We would also like to point out that companies do not have to go as far as to agree on (for example) coordination of prices. Sometimes it is enough to disclose confidential information about (for example) prices to a competitor in order for it to be considered a violation of competition law. However, in certain exceptional cases it may be permitted for competitors to cooperate, but it is then important that you are able to show that it leads to lower prices or better products or services for the consumers.
Media has in the past reported about abnormally high prices for certain products in times of crisis. It should therefore be reminded of that companies having a so-called dominant position, oftentimes defined as having a market share exceeding 40 % (however, a complex assessment is required to establish it), are inter alia not allowed to use overpricing. Determining what constitutes such unreasonably high prices is a complex matter. However, in recent years several cases from various industries have been examined by multiple national competition authorities – especially where pricing of pharmaceuticals has been increased by several thousand percent.
Violations of competition law could lead to extensive sanctions in the form of huge fines, damage claims, exclusion from procurements, ban on trade activity, extensive bad will, etc. As always, it is therefore important to carefully analyze the contemplated measures before they are taken in order to ensure that they are consistent with competition law.
Public procurement and state aid
Public entities, such as municipalities, regions, public authorities and publicly owned companies are bound by the public procurement legislation when purchasing goods, services and contract work. But what happens to public procurement in a situation of crisis? How can the state provide aid to businesses severely affected by the outbreak of the corona virus?
- A key component of procurement legislation is that all procurements must be announced and suppliers shall have due time to leave tenders on equal terms.
- In case of urgent needs, such as in a situation of crisis, there simply is not enough time to carry out an advertised procurement. A direct procurement must be made.
There is no general exemption facilitating direct procurements in crisis situations. However, there are other exemptions that may be applicable, primarily the exemption for extreme urgencies. This exemption can be used in an emergency if the procured goods, services or contract works are absolutely necessary.
- Other exemptions may be applicable – for example, a direct procurement can be made if the contract is of low value and the scope of an existing framework agreement could potentially be extended to cover something of acute need.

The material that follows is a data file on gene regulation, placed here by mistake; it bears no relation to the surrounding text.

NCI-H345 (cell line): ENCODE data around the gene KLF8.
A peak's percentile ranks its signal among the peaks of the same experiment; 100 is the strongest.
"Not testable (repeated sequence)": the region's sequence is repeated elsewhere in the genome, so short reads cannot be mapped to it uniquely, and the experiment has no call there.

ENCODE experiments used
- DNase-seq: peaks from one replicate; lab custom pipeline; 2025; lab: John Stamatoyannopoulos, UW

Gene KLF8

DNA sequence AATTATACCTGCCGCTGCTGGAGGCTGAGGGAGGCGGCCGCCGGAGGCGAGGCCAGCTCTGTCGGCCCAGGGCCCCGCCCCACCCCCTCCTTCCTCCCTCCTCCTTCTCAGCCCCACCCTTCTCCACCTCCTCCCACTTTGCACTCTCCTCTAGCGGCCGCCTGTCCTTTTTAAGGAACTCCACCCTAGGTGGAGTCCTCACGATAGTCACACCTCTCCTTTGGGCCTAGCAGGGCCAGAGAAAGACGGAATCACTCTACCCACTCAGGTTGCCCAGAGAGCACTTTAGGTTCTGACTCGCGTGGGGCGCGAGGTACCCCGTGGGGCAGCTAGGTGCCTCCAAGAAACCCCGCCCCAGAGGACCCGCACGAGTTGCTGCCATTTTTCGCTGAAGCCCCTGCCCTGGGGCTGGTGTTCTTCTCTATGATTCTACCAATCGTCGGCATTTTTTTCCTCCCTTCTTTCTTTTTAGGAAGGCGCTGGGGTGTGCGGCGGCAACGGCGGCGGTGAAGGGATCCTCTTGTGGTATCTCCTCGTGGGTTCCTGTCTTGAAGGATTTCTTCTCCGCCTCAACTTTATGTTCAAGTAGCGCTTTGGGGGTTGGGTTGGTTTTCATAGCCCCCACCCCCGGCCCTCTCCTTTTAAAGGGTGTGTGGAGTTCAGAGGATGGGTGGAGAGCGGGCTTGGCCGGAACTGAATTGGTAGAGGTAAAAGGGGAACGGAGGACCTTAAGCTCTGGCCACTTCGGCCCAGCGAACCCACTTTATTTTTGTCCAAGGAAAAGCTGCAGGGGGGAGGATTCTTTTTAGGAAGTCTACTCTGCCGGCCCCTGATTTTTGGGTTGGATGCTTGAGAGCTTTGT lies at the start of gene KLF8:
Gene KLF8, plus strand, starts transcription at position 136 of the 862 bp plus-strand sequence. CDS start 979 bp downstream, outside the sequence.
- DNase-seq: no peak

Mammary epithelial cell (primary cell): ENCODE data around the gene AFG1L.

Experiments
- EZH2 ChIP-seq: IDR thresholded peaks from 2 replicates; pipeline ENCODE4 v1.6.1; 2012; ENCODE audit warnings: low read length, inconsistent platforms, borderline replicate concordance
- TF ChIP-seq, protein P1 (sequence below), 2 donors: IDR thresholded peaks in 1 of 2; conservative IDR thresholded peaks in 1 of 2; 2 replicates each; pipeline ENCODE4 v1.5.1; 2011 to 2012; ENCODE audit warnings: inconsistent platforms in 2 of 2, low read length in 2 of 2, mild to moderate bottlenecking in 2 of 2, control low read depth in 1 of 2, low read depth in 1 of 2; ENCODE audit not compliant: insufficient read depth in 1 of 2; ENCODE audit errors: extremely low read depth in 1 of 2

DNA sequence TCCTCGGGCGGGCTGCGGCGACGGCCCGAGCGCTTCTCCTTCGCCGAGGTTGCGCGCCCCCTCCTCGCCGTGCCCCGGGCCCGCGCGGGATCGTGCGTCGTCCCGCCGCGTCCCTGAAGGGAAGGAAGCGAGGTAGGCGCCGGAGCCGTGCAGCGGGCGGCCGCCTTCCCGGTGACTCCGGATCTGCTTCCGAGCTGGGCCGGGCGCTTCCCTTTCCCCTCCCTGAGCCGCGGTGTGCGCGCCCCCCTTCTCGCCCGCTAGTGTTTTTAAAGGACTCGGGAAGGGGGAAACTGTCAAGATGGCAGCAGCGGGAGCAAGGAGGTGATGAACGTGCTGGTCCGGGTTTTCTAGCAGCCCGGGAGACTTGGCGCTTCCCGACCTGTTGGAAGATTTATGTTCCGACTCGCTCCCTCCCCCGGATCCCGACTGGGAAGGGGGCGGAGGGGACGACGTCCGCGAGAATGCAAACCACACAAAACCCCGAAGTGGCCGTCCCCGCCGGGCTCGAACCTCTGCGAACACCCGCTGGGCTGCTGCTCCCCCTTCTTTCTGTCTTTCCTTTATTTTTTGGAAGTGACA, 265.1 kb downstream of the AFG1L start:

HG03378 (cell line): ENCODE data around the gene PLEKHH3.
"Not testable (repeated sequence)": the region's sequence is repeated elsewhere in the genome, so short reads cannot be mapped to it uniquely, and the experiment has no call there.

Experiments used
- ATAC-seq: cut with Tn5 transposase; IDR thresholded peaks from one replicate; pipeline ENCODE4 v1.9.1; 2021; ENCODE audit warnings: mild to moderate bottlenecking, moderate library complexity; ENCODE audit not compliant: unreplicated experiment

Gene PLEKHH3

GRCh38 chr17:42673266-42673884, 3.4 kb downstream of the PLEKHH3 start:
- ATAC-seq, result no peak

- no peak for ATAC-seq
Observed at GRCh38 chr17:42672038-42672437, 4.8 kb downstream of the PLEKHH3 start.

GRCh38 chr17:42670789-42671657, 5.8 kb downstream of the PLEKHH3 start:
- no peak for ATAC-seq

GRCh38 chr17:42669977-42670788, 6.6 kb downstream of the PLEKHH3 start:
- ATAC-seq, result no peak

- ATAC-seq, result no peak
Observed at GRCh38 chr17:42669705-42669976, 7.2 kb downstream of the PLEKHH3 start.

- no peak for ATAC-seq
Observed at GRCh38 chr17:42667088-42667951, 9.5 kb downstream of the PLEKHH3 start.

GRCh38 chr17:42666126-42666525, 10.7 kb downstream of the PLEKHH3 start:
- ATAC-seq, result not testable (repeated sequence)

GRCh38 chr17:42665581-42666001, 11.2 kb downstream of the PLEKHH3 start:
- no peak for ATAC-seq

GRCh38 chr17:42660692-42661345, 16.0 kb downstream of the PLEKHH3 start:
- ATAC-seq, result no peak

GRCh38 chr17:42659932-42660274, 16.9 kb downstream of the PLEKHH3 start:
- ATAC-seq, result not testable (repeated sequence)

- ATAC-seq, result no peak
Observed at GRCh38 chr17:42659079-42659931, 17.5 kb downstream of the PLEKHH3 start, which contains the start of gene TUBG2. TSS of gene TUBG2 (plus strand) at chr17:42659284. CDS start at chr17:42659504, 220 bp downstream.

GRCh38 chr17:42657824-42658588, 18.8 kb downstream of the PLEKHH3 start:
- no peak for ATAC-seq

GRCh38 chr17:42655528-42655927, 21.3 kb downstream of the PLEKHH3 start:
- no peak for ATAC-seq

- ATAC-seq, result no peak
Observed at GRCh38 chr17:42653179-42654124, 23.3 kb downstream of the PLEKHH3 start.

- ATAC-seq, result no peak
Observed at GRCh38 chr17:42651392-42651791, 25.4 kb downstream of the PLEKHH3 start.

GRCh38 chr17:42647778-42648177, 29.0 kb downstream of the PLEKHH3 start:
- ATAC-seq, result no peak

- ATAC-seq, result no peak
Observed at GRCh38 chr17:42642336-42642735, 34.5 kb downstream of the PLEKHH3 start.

- The contracting authority may at any given time evaluate the alternatives to address an acute need. Contact us and we will help you.
- For more information on the challenges about state aid, see this article.
Shareholders’ meetings and listed companies’ obligation to share information
The spread of the corona virus has led to several companies taking measures in advance of their shareholders meetings’, an event which usually results in a large gathering of people in the case of a listed company. What are the options for companies to let their shareholders participate on site, or for a shareholder that does not want to be physically present at the meeting? Further, Covid-19 risks affecting listed companies’ continuous disclosure of information and the information made public in financial statements in the future.
- There are no legal barriers against shareholders participating at a shareholders’ meeting by phone, via link or through other means of communication (this may however be subject to approval of the shareholders’ meeting in some cases). In these cases, it is important to ensure that the remote participants have the right to “attend” the shareholders’ meeting.
- A shareholder cannot be denied access to a shareholders’ meeting. However, it is a criminal offence not to take reasonable safety measures to avoid putting other people at risk of infection if you are aware that you are infected by a communicable disease. A shareholder who is unwell may therefore not be able to attend a shareholders’ meeting.
- Shareholders who in one way or another are unable to attend a shareholders’ meeting can always provide a power of attorney for someone else who will attend to vote on the his or her behalf.
- Many of our clients have canceled the social parts of their shareholders meetings’, resulting in shorter speeches and no serving of food or drinks.
- Listed companies have an obligation to disclose significant changes, both positive and negative, to their earnings and financial position if it diverges from previously disclosed information because of the outbreak of the corona virus. Further, the European Securities and Markets Authority has disclosed special guidelines for companies on the disclosure of information and financial reporting linked to the corona virus.
- For more information on issues regarding shareholder meetings’ and disclosure of information read this article.
Summary: Try to avoid disputes
- If you are forced to cancel deliveries, have outstanding invoices or have to lay off employees there is a risk for disputes.
- Before drastic measures are taken, it is important to ascertain the situation based on the relevant contract and any mandatory laws.
- Decisions made on a wrongful basis may result in liability for damages in future disputes.
- You are welcome to consult with us to limit your risks of getting into situations with (additional) disagreements and potentially expensive disputes between your company and your customers, suppliers, partners and employees.